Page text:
Last week I stopped by the Garfield Park Community Garden to show my parents what I’ve been up to and the progress that has been made since last year. To my surprise, there was a man working in one of the beds that I’d never seen before. Either we had a very enthusiastic neighbor who couldn’t wait to get their hands in the soil or we had a new volunteer.
Josh Usadel, 32, is volunteering at the garden, assisting in digging and planting new garden beds in between his job and putting his kid down to nap at home with his wife.
Usadel said he took the Michigan State University Master Gardener Program last fall. One of the requirements is to complete 40 hours of volunteer work.
“I was looking for volunteer opportunities and I happened to see the flyers for the garden at Alger Hardware and Ken’s Fruit Market,” Usadel said.
Having a new face at the garden makes it feel more a part of the community.
“The first couple of times (working in the garden) I met a few of the neighbors, (and) the garden and neighborhood felt more familiar,” Usadel said. “It’s kinda fun to knock on someone’s’ door and say, do you want some veggies?”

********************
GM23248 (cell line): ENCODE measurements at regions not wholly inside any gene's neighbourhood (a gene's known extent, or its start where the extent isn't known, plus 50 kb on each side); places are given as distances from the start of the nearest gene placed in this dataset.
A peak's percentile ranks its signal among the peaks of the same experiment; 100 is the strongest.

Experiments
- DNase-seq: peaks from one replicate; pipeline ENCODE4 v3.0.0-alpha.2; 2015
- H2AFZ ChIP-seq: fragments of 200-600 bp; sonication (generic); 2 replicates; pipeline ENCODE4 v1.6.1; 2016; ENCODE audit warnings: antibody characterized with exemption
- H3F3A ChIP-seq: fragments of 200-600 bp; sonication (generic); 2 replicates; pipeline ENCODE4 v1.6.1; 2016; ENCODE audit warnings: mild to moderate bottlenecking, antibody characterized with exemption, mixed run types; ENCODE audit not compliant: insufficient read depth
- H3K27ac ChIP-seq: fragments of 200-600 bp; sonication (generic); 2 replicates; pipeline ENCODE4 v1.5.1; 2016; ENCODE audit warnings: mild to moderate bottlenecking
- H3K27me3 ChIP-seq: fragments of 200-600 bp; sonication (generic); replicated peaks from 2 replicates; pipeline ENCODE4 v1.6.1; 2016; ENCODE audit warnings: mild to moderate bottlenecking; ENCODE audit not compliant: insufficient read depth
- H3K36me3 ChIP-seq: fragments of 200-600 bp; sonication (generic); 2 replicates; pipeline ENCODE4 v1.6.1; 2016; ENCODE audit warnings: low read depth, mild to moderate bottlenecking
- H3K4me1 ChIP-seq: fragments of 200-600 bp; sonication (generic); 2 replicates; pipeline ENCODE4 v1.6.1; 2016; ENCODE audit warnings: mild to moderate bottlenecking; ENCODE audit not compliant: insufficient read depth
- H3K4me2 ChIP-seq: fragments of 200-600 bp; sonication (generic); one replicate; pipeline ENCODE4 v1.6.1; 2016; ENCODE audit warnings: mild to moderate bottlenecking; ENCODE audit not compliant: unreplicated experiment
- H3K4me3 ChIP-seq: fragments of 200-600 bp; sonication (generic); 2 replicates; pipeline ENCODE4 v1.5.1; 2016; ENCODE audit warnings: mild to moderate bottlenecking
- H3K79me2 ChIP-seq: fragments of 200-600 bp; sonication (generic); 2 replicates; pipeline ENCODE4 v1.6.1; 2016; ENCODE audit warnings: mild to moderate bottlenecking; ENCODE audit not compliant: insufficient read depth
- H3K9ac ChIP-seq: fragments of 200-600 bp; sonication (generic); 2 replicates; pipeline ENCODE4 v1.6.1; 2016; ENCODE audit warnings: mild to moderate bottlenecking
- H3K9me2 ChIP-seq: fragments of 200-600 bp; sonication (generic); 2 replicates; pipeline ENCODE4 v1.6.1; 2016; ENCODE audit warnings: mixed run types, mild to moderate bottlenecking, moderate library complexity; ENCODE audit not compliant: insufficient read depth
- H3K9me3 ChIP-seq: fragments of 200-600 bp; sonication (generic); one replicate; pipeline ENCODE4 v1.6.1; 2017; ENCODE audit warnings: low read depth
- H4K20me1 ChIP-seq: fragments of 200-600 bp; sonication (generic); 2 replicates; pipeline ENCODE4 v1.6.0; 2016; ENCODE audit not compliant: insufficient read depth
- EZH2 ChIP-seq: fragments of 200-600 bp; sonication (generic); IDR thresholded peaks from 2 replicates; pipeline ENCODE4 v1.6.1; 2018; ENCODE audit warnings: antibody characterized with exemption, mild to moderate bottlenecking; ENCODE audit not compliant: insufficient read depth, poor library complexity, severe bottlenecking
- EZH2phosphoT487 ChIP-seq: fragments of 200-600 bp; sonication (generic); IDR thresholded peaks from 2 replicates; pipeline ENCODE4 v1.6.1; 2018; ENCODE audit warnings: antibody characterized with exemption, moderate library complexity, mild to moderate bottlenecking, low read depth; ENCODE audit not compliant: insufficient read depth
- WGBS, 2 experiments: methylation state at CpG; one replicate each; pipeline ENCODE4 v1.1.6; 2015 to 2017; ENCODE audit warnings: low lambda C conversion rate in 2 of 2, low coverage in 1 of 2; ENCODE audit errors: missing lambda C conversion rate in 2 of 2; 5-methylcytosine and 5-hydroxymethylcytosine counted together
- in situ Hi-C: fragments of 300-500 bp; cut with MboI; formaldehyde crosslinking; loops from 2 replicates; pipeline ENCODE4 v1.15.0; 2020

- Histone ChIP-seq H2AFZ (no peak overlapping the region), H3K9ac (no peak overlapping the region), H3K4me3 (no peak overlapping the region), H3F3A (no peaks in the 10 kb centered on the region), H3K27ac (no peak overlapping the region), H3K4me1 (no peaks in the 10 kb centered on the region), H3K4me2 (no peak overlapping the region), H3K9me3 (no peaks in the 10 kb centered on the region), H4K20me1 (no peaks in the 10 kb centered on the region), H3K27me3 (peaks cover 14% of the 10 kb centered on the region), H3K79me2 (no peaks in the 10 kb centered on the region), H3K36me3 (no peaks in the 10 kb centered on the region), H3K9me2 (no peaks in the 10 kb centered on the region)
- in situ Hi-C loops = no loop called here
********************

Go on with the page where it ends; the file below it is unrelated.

Usadel previously worked at several West Michigan farms. He now works at the Downtown Market Greenhouse, where he developed an interest in gardening. He went on to enroll in the Master Gardener course through the Michigan State University Extension Program to learn more.
“I grew up in Jenison, where it used to be farms and it’s (now) developed into homes,” Usadel said. “A couple years after college I got a professional CSA share.”
CSA stands for Community Supported Agriculture. Many small farms offer these programs where people sign up at the beginning of the growing season to receive weekly boxes of fresh produce from the farm.
“We went to pick up the veggies (and) the farmworkers were the happiest people I’ve ever seen,” Usadel said. “I was between jobs and thought if they’re having that much fun farming, I’ve gotta try that next year.”
At the community garden, the bulk of the vegetables produced so far have been handed out to neighbors and the recovery center located across the street.
“I ran my own farm for a summer called Soil Power Farm,” Usadel said. “I didn’t take a lot of science in college, so the Master Gardener class (is) a great way to fill the gaps in your science knowledge. You might know how to grow things but not know the science behind it.”
Josh attended classes at Grand Rapids Community College in the summer of 2003.
Usadel encouraged college students to get involved with the Downtown Market where there are employment opportunities and internships available. Visit the Downtown Market website to get involved.
“I want to figure out a way to get community college students involved,” Usadel said. “Check the market website to get involved.”